A: Tough call: tailback Vance Johnson rushed for 654 yards, caught 224 yards of passes and was the UA’s top kickoff/punt returner in 1981, and receiver Mike Thomas caught 55 passes for 771 yards in 2005.
No true freshman has ever led Arizona in tackles, although in 1991 redshirt freshman Tony Bouie led Arizona with 86 tackles.
That’s what makes Arizona’s defensive statistics so compelling: Fields, a true freshmen linebacker, leads Arizona with 23 tackles, followed closely by redshirt freshman cornerback Lorenzo Burns at 21 and true freshman safety Scottie Young at 20.
It’s probably not a good thing to have three freshmen leading your team in tackles, not in Pac-12 football. But it’s a wonderful statistic.
Dear Mr. Football: How inexact is college football recruiting?
A: Salpointe Catholic had seven college prospects on its undefeated 2013 state championship team, none better than receiver Cam Denson, who this week ended his UA football career because of injuries.
Denson, a four-star prospect, caught passes for 2,995 yards, rushed for 1,453 yards at Salpointe and was a killer return man and part-time QB starter. His UA career: 11 starts, two touchdowns, two interceptions.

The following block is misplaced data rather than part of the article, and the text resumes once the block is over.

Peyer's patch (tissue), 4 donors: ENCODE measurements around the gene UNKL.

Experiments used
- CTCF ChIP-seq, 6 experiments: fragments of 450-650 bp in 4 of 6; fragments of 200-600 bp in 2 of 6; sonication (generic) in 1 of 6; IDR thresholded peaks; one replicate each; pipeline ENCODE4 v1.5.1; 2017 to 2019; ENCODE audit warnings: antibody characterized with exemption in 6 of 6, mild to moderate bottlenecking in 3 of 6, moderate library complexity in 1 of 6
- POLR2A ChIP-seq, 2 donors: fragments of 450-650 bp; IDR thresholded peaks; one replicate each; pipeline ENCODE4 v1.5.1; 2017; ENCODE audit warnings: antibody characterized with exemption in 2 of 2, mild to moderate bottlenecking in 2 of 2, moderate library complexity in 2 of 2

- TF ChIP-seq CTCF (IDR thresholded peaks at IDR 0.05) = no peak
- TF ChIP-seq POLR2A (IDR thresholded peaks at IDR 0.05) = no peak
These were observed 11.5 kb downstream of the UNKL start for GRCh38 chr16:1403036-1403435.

It’s not an exaggeration to say that the Denson of 2013 was one of the 10 leading Tucson football prospects of the last 25 years. In retrospect, the ’13 Lancers were built more for high school than college.
Kaelin Deboskie, who began his career at Arizona, is now a kick returner at Pima College. Offensive lineman Breeon Auzenne, who had been offered a scholarship by Washington and signed with UTEP, instead played briefly at Scottsdale Community College.
Justin Holt, who also began his career at Arizona, is now a reserve defensive lineman at Eastern Arizona College, with eight tackles. Linebacker Jacob Ksiazek has not yet played at Air Force.
The most productive of the Salpointe Seven: NAU linebackers Taylor Powell and Jake Casteel, who have combined for 34 tackles for the Lumberjacks this season.